Perhaps the most underrated gym equipment invention of the last 20 years is the adjustable dumbbell. Thanks to this clever innovation, you no longer need to find space for a bulky dumbbell rack.

That’s especially important if you’re outfitting a home gym, where space likely is at a premium. A pair of adjustable dumbbells—along with a bench you can lean against a wall or placed in a closet—is a perfect minimalist setup that saves time and money. Plus, you’ll no longer have to wait for That Guy to get done with the 40-lb dumbbells at the gym.

 Lots of guys tend typically try to get with two pairs of dumbbells—say, a pair of 35s and a pair of 50s. Inevitably, though, dumbbells won’t work for everything. And before you know it, there’s a rack of dumbbells in the room or on the floor. Go for the adjustable dumbbells; they can be found barely-used on Craigslist and elsewhere.
1. Dumbbell Romanian Deadlift

Why it works: RDLs are great for building the proper activation patterns in your hamstrings and glutes while also strengthening your back—all of which areimportant at the start of a workout, which is why we place them here.

How to do it: Start with a light set of dumbbells. Form is especially key to getting full benefit from the RDL; don’t think of the exercise as bending forward but rather as sitting back with your torso moving forward instead of staying upright.

Prescription: 10 reps

2. Alternating Dumbbell Bench Press

Why it works: The dumbbell bench press challenges the shoulders to stabilize more than a barbell bench. The extra pulse at the end also works the shoulders.

How to do it: Lying faceup on a bench, holding dumbbells at the outside of your shoulders and with palms facing your thighs, lift both dumbbells over your chest. Keeping one arm straight, lower the other dumbbell, touch the outside of your shoulder, and push it back up. At the top of the movement, push farther with both hands, as if trying to punch the ceiling.

Prescription: 10 reps

3. Goblet Squat

Why it works: This full-body maneuver challenges the quads as it takes the pressure off your back, making it more accessible than a traditional barbell squat. The counterbalance with the weight in front of the body allows you to sit back more easily, encouraging proper form.

How to do it: Hold a dumbbell with both hands under your chest. Squat by pushing your knees out so your elbows can move in between them. Squat as low as you can and return to starting position.

Prescription: 10 reps

4. Dumbbell Skullcrusher

Why it works: Though best known as a triceps exercise, this also builds coordination between the tri’s and upper back.

How to do it: Lie supine (face-up) on a bench and lower the dumbbells until your elbows are bent 90 degrees. Then pull back to starting position.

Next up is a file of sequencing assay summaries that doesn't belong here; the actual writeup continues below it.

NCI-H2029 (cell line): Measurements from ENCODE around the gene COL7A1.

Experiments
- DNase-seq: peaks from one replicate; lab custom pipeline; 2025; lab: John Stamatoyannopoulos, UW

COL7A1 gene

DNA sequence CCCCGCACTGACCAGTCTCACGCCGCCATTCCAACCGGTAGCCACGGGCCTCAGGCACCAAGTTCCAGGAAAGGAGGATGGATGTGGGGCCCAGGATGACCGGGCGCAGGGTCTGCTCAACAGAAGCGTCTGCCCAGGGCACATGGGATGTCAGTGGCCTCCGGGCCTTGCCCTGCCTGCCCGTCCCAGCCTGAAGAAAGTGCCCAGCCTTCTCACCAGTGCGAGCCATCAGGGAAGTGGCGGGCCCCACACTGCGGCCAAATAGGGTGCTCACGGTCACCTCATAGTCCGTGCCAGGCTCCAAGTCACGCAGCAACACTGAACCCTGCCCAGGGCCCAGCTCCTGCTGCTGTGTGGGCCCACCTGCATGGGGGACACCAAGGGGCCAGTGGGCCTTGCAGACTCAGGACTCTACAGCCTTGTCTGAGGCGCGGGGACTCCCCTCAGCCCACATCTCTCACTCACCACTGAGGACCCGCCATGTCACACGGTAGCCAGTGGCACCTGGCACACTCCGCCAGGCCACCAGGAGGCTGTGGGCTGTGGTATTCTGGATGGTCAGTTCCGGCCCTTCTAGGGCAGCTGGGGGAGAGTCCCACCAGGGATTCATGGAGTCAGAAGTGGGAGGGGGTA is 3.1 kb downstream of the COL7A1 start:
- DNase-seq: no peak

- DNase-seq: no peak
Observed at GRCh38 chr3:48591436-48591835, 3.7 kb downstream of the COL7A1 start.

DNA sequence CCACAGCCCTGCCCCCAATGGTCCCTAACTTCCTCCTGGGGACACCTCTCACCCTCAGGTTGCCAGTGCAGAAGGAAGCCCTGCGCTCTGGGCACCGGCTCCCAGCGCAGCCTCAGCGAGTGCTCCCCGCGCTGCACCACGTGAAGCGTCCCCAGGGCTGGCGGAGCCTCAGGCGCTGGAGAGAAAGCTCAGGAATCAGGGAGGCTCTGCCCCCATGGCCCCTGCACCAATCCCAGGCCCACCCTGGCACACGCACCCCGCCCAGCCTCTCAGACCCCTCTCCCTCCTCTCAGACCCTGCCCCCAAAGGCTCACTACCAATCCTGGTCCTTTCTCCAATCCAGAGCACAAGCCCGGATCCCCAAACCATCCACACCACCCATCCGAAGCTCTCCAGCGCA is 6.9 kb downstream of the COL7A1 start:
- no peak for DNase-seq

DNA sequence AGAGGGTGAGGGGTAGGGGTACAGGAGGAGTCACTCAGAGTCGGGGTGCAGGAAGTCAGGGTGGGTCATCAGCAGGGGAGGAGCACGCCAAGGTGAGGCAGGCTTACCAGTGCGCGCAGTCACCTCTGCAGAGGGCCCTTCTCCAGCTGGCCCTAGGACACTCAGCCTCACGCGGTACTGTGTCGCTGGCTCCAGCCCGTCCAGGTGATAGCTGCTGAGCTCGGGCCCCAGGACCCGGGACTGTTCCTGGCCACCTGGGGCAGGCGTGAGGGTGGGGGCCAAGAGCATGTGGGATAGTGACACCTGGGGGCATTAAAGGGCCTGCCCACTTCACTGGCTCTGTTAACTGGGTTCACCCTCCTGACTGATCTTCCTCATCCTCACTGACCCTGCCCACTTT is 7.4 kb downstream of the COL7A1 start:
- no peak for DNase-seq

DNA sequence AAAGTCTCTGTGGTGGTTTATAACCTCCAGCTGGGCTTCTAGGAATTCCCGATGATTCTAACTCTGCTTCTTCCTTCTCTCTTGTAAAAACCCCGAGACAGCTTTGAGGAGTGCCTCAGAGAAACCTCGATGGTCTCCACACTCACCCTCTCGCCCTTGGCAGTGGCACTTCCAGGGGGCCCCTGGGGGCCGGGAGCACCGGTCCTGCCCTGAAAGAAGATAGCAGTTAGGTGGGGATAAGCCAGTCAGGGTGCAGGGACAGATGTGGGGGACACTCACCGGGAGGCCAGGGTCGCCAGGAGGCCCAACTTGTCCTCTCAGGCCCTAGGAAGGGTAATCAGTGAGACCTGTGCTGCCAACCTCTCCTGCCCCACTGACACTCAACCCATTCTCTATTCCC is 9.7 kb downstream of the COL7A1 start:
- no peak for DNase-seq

Prescription: 10 reps

5. Dumbbell Chest Flye

Why it works: Few movements so effectively challenge the pecs while also hitting the shoulders and biceps. The flye is also a great movement to do right after the skullcrusher, because you don’t have to switch positions.

How to do it: Lying face-up on a flat bench, hold a pair of dumbbells over your chest with elbows slightly bent, palms facing each other. Separate the hands and lower the dumbbells to the sides until you feel a stretch in your chest. At the bottom of the movement, your palms should be facing the ceiling. Reverse the motion until you reach the starting point, a movement some liken to “hugging a barrel.”

Prescription: 10 reps

6. Farmer’s Walk

Why it works: This improves overall core strength. There’s a reason farmers don’t need to lift weights in the gym—they get all the training they need from their daily work.

How to do it: While holding dumbbells, walk 10 yards out and 10 yards back. (Since this is an at-home workout, this might involve walking between multiple rooms.) Don’t hunch over. Keep your shoulder blades pulled back and down and fire your glutes as you walk. This can be a challenging move at first, but you’ll be surprised how quickly you’re able to walk further or increase the weight.

Prescription: 20 yards

7. One-Arm, One-Leg Bentover Row

Why it works: Not only does this challenge you to work each side independently, as with a traditional one-arm row, but you work your hamstrings while inevitably lowering the dumbbell deeper.

How to do it: Stand on one leg, grasping a dumbbell rack or bench in front of you with one hand. Drop your chest and lift the leg opposite your free hand to create a “T” with your body. (Note: Be careful doing this in confined at-home space so you don’t accidentally kick anything.) Grab a dumbbell with your free hand, pull it to the side of your waist and then lower it. Do 10 reps on one side and then repeat with the opposite arm and leg.

Prescription: 10 reps per side